Researchers Develop a Millimeter-Scale Chip-Based Supercontinuum Source for Optical Coherence Tomography (OCT)
A collaboration between the research groups of Christine Hendon and Michal Lipson has demonstrated a novel supercontinuum source based on a Si3N4 photonic chip for optical coherence tomography (OCT) imaging that provides improved imaging performance compared to the state-of-the-art supercontinuum sources.
Optical coherence tomography (OCT) has become the standard-of-care in medical specialties such as ophthalmology, dermatology, and is an emerging imaging technology in other areas such as gastroenterology and breast cancer imaging. The light source is one of the key elements that determines the OCT performance. Supercontinuum sources for OCT have raised great interest as they provide broad bandwidth to enable high resolution and high power to improve imaging sensitivity. However, they require very high power to achieve broad bandwidth and strong performance, and the spectrum needs to be shaped and attenuated with conventional bulk optical filters, which severely limit their practicality.
The team designed a supercontinuum platform based on a 1 mm2 Si3N4 photonic chip specialized for OCT. This photonic chip can be directly pumped and efficiently generated supercontinuum near 1300 nm without any post-filtering using this chip. They demonstrate imaging sensitivity that would require 100 times more optical power using a state-of-the-art commercial supercontinuum source.
“Silicon nitride is a widely used material in the silicon-based semiconductor industry that is used to build computer/smartphone chips,” Ji notes, one of the lead authors on the paper. “So, by leveraging the capabilities of this mature industry, we can foresee reliable fabrication of these photonic chips on a massive scale at a low cost.”
Dispersion engineering in integrated photonics is more easily achievable which makes the platform suitable for a variety of applications in OCT. For example, spectra centered at 800 nm or 1000 nm can be generated for ophthalmic imaging, spectra at 1700 nm or even longer wavelengths can be generated for imaging industrial materials and dental samples.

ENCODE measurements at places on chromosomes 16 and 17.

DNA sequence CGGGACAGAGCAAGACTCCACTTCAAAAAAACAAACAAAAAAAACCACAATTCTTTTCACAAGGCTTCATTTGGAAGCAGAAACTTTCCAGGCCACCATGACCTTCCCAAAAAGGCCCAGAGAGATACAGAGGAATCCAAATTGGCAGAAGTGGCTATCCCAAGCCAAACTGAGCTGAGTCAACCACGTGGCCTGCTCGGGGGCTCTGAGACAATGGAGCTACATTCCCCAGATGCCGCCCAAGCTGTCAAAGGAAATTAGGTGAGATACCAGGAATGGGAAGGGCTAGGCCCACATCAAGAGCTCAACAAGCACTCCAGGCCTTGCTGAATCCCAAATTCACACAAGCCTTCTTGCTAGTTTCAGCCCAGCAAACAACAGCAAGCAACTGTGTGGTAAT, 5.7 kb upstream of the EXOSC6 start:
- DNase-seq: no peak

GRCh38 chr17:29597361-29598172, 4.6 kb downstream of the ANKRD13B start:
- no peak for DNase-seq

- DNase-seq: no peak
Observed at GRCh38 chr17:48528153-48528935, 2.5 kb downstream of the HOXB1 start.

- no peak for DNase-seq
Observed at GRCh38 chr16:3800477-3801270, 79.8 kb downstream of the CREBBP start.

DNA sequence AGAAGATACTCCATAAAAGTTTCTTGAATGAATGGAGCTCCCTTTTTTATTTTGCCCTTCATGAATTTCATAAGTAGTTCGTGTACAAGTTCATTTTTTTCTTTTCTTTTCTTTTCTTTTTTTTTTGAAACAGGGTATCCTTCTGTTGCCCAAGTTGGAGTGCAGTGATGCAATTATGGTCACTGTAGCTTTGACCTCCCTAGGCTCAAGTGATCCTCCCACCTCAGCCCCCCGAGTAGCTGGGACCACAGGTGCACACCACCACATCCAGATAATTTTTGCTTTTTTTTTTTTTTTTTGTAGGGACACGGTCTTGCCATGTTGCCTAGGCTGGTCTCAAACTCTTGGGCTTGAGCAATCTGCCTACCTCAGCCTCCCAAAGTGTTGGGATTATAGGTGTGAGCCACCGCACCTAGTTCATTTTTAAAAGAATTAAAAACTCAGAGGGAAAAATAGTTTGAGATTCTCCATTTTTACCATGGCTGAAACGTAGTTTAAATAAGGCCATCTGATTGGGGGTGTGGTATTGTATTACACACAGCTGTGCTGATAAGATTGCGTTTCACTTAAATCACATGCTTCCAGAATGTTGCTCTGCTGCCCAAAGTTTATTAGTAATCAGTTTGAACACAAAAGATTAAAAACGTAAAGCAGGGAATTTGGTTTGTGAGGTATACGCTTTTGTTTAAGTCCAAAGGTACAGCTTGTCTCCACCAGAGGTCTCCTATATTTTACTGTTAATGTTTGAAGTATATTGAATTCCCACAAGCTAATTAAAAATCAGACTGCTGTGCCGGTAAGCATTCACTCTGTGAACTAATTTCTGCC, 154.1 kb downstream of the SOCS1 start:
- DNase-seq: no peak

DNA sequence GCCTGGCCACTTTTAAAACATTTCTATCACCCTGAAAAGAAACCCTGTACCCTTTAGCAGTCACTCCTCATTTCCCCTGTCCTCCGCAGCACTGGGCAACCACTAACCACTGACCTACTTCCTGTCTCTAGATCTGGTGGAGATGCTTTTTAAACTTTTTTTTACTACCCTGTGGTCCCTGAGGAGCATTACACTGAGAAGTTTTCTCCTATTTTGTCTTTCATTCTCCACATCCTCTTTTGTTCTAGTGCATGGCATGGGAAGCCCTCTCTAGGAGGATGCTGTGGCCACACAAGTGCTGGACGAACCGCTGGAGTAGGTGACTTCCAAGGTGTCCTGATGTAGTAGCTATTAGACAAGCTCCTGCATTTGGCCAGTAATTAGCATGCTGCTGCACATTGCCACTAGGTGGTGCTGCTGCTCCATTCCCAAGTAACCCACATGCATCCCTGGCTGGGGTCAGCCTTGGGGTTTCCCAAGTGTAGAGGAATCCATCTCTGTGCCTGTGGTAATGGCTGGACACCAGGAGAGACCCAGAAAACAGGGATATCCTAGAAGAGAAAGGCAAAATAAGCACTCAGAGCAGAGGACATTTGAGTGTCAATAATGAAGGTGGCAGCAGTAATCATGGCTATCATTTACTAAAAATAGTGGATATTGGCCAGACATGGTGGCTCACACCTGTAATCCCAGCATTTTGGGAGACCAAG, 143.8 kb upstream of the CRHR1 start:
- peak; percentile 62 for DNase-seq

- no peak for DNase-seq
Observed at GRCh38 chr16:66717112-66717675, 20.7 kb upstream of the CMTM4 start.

“This is the first demonstration of using a spectrum generated by an integrated photonic chip in the field of OCT imaging, with no filtering, and we showcased its capability to generate high quality 3D volumetric data of human tissue. This important result paves the way towards portable OCT and we anticipate seeing other integrated photonics platforms being utilized for biomedical imaging applications.,” says Mojahed, another lead author on the paper.
The team is working on applying such devices to realize a high performance, low-cost, and fully integrated OCT system. In a paper published earlier in APL Photonics, Hendon’s and Lipson’s groups demonstrated some steps towards integrating different parts of systems on the same chip. In cooperation with Columbia Technology Ventures, the team has a provisional patent application and is exploring commercialization of this technology.
The article, "Millimeter-scale chip-based supercontinuum generation for optical coherence tomography," is authored by Xingchen Ji, Diana Mojahed, Yoshitomo Okawachi, Alexander L. Gaeta, Christine P. Hendon, and Michal Lipson. The article appeared in Science Advances on September 17, 2021 (DOI: 10.1063/1.5111164). It can be accessed at: https://www.science.org/doi/10.1126/sciadv.abg8869